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A great thing about the Atlassian Community: we are not alone in our struggles.
I'd developed some "personal coping mechanisms" for using the Import Word Document feature in Confluence. When I joined the Atlassian Community, I learned that others had the same struggles, some on a much larger scale. So I'm sharing my personal "import survival guide," which has helped me move through the "denial" and "anger" stages of import to the more useful "bargaining" stage, even if I never make it all the way to full "acceptance."
I don't have all the answers here. My way of "getting closure" is to concede that text-heavy content with simple images and formatting is the best match to the import tool's modest capabilities. Until something changes, having realistic expectations of the tool and taking some steps to prep documents increases my chances of getting a significant head start on building new pages. (It lowers my blood pressure too.)
I hadn't encountered any issues with importing Word documents until I helped a developer import a particularly stubborn one. My eyes were opened: Word import is both convenient AND confusing. I had to weigh the benefits of instant import against the need to clean up the new pages. Was it worth it? I investigated.
I experienced the same confusion and frustration as other users, though on a smaller scale. My opinion: we've been spoiled by Word's very robust formatting capabilities and our expectations are high. However, the importer's capabilities are very modest (and sometimes buggy). That's not a good combination! Since "lowering my expectations" isn't a solution, I investigated to see what I could actually do something about.
In the "bargaining" stage of Word import, I discovered what risk factors existed and how I could mitigate them. This is the bulk of my survival guide.
Images get some extra attention, since images larger than 900 x 1200 pixels will stop the import process. Screenshots created on large monitors can easily exceed this limit. As suggested by the error message, one option might be to raise the size limit on imported images.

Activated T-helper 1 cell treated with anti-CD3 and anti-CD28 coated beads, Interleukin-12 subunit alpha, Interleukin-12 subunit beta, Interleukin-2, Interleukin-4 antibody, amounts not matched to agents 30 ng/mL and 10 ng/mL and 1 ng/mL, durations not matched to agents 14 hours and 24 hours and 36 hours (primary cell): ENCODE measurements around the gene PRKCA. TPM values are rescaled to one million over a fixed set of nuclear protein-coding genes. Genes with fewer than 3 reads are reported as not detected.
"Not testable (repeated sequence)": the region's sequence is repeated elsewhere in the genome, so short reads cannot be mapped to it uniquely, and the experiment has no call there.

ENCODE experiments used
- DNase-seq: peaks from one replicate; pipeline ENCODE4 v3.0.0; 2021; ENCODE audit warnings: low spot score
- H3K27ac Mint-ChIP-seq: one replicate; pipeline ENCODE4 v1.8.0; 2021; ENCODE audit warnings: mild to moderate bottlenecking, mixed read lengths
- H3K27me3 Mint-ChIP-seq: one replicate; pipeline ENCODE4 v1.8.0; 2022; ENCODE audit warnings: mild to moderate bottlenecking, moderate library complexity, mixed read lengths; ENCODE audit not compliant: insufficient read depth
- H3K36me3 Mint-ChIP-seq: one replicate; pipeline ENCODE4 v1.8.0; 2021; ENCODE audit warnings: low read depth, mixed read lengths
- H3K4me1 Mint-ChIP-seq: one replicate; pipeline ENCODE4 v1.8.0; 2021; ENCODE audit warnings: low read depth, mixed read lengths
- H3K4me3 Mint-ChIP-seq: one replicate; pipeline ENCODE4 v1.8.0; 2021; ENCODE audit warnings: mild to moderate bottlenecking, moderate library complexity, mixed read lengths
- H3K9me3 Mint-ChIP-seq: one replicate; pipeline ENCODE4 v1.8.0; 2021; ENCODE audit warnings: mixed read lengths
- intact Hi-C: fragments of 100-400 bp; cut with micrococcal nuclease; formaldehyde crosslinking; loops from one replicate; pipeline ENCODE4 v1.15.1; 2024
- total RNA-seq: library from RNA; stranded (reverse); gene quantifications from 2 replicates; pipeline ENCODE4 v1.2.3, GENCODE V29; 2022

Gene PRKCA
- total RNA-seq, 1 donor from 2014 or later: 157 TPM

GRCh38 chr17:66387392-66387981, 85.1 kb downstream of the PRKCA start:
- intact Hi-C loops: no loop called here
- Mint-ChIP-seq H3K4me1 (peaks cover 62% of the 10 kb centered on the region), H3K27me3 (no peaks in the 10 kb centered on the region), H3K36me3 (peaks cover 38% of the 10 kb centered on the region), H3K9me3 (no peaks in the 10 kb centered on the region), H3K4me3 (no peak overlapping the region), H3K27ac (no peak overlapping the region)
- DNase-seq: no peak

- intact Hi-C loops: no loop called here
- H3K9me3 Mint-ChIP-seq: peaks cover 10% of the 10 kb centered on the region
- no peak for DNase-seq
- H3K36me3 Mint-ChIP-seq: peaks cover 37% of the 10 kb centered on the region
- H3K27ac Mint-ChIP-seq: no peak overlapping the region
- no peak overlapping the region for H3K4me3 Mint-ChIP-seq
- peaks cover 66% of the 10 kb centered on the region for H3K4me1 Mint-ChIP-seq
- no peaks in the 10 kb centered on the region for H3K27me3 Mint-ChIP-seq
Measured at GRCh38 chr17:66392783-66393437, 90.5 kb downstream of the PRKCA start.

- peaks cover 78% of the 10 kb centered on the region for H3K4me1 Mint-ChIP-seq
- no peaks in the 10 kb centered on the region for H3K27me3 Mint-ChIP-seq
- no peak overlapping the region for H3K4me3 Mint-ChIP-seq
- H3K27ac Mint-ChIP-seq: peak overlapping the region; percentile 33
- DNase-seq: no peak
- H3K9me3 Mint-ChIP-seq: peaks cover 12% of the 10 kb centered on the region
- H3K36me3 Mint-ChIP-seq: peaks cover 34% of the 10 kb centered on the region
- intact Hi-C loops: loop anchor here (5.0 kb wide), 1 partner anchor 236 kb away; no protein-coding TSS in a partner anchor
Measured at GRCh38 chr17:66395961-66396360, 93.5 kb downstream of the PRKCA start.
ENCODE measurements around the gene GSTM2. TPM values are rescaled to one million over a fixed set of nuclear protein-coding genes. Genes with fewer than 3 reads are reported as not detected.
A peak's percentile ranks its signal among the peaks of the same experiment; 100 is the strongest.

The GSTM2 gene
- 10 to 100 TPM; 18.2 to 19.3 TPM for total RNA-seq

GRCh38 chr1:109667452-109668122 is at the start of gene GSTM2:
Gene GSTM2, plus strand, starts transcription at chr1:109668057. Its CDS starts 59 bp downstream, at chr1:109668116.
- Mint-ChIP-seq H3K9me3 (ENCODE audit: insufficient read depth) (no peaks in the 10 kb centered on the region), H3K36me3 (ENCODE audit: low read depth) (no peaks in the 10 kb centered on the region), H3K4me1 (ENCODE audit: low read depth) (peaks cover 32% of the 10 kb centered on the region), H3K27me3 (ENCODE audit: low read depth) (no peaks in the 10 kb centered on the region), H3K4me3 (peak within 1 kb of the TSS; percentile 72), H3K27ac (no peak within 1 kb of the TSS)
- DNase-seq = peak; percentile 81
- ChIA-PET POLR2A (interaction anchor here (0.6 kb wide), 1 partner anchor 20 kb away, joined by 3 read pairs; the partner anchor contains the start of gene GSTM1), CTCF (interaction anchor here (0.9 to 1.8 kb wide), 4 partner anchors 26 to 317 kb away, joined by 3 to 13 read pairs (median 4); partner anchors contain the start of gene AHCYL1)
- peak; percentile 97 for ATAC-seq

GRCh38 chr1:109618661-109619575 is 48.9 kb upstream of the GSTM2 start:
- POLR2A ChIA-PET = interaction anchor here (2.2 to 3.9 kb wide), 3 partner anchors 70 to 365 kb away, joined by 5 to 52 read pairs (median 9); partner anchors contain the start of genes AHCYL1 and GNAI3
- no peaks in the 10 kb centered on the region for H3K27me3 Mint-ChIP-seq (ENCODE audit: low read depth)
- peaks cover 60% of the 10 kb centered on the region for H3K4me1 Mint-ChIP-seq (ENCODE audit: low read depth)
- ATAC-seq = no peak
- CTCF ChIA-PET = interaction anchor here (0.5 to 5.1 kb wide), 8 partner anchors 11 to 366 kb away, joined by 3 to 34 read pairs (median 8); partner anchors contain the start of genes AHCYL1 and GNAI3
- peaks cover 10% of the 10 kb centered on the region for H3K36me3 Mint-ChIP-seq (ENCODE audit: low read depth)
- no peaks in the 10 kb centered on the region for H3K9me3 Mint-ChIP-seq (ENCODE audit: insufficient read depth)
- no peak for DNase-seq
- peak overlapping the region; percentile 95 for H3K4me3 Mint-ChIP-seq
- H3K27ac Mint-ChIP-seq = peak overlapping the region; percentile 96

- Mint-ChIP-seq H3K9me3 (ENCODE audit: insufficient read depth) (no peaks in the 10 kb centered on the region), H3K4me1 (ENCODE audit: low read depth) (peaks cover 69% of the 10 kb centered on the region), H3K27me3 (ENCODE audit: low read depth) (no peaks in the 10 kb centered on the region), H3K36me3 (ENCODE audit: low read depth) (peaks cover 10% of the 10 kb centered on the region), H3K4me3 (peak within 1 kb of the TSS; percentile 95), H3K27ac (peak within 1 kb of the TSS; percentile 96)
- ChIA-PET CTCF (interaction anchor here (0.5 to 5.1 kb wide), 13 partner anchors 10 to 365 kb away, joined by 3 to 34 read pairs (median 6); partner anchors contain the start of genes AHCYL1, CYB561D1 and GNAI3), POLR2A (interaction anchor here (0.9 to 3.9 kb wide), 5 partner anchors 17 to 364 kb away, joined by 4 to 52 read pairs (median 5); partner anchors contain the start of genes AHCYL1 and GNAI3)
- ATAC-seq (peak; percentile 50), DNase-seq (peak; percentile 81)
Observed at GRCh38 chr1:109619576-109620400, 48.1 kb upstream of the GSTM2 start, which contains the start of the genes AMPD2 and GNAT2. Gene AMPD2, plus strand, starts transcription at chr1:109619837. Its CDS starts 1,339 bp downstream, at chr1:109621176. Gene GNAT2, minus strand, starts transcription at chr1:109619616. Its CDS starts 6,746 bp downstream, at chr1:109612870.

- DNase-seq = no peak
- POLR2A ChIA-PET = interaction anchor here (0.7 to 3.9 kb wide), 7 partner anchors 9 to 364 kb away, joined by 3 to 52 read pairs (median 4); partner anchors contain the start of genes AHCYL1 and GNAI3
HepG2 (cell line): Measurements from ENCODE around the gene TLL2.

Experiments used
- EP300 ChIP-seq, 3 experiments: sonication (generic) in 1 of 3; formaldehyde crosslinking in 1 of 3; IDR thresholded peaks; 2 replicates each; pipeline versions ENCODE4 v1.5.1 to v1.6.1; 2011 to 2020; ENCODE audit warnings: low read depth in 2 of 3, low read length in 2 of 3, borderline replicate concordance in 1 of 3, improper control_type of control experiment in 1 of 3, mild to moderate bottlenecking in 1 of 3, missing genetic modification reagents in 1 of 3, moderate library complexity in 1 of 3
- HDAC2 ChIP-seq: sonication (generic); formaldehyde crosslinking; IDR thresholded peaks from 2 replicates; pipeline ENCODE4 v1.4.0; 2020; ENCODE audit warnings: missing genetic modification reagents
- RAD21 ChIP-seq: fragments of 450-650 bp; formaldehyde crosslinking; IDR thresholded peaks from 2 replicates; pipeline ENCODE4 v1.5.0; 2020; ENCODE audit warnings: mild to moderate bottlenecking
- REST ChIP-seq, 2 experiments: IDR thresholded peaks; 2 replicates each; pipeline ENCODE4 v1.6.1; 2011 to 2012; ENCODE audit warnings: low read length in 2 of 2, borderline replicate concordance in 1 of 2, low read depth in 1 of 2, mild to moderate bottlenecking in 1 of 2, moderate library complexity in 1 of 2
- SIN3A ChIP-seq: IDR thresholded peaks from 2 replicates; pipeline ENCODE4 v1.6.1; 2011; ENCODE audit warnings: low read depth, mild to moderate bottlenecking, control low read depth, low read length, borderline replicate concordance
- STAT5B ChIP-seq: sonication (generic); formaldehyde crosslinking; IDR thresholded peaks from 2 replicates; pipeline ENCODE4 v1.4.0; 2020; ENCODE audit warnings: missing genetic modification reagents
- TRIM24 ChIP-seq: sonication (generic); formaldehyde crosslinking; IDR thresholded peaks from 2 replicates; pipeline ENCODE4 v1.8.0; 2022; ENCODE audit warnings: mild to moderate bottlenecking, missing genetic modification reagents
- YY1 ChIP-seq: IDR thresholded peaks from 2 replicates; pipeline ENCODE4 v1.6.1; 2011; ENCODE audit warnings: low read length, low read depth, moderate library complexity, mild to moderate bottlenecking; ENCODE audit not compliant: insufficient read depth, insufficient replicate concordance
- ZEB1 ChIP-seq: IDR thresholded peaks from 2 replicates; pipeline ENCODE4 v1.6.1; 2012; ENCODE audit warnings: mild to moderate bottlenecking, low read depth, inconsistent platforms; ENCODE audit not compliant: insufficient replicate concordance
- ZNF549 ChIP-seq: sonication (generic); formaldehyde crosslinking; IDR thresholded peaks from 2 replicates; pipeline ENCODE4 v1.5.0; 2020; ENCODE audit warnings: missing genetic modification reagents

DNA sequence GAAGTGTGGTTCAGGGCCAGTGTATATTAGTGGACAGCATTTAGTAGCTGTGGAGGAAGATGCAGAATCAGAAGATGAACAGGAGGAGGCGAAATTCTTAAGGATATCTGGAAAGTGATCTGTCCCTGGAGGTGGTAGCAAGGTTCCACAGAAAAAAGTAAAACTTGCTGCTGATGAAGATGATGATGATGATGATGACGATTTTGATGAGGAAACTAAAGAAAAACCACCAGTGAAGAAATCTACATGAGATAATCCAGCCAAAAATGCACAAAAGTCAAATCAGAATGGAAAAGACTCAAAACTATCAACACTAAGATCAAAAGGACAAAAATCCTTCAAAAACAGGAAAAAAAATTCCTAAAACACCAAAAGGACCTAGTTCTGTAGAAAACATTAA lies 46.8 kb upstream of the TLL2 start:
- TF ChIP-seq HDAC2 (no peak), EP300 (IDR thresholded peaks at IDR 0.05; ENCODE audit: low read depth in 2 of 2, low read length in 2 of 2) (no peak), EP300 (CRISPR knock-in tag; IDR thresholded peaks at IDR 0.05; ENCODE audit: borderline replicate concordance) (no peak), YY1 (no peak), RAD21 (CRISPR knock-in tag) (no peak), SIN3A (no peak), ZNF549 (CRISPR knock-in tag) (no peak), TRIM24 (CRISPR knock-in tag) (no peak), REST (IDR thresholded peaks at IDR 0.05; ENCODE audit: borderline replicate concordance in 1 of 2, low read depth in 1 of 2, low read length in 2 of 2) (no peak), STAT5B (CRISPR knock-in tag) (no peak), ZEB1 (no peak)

In addition, images may be resized by the import process; I personally think that converted images appear less crisp and sharp after import. I very often save images to disk and add them to the page afterwards.
Some MS Word features won't import, while others may return unexpected results. Your mileage may vary based on Confluence and/or Word versions. If I find these elements while scanning I bookmark them with CHECK_THIS or FIX_THIS, then I check them after import.
If the Word document contains characters special to Confluence wiki markup such as - (dash), * (asterisk), _ (underscore), | (pipe), or ! (exclamation point), etc. especially if found at the beginning of a line, they may be converted to their wiki markup value, or wrapped in a wiki markup macro to preserve the formatting. Pipe characters in particular can create strange-looking tables with cells and columns all over the place!
Here's what happened to a code comment box made with pipe characters after import:
When I added an apostrophe at the beginning of each line, I got this instead, which I can work with.
My investigations revealed that identical heading text plus specific import options could lead to overwriting existing pages without any warning! Yikes! So I take the following precautions.
That's a lot of preventative measures, review and fixing. It doesn't scale. I'm sorry.
If I had a lot of Word documents to process, I would consider Confluence add-ons that can bulk import MS Word documents, such as the All-in-one File Importer for Confluence or the Import/Export Utility for Confluence. Or I would look for a converter, browser extension or MS Word plugin to convert the document type. If I find an answer to that dilemma, I'll share.
Some documents do import smoothly. On those days, I feel blessed.
Other times, I end up creating, copying and pasting content one page at a time. Advantages: new pages where I want them; formatting preserved better; I can strip formatting altogether and start over; I'm warned if a page title conflicts; and touching the source document provides a review opportunity. This is often the method I recommend, unless the plan is to rely on Confluence's collaborative authoring to share and refresh the document.
Fortunately, I don't import many Word documents, and the ones I do don't give me too much grief. At least I can now more realistically assess the amount of effort it will take, and can better calculate the return on investment of using the tool. Its limitations are a barrier to sharing via Confluence, so I very much look forward to future improvements.
If readers have other tips for ensuring Word import success, I'd love to include them in the survival guide!
Michelle Rau good
6 accepted answers